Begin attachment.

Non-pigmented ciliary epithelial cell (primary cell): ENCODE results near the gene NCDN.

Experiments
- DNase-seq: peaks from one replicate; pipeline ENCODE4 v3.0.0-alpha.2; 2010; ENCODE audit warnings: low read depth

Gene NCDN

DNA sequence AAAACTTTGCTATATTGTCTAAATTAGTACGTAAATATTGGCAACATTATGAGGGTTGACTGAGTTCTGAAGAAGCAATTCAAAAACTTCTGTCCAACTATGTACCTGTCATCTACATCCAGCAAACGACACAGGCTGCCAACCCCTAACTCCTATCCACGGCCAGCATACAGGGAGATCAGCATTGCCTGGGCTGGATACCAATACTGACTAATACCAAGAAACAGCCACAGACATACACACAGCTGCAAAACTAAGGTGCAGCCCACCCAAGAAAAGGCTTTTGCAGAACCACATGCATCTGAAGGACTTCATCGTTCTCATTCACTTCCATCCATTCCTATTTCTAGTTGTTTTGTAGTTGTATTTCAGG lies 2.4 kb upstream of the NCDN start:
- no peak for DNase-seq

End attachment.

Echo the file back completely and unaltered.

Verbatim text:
Non-pigmented ciliary epithelial cell (primary cell): ENCODE results near the gene NCDN.

Experiments
- DNase-seq: peaks from one replicate; pipeline ENCODE4 v3.0.0-alpha.2; 2010; ENCODE audit warnings: low read depth

Gene NCDN

DNA sequence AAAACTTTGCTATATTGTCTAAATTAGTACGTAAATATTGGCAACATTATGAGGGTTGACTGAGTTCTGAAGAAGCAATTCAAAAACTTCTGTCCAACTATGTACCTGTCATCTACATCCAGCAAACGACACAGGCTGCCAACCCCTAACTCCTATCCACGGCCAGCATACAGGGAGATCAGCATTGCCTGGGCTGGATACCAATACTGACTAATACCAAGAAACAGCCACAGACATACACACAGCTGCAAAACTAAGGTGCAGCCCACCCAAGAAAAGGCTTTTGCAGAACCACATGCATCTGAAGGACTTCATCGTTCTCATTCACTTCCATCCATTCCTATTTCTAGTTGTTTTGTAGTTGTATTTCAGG lies 2.4 kb upstream of the NCDN start:
- no peak for DNase-seq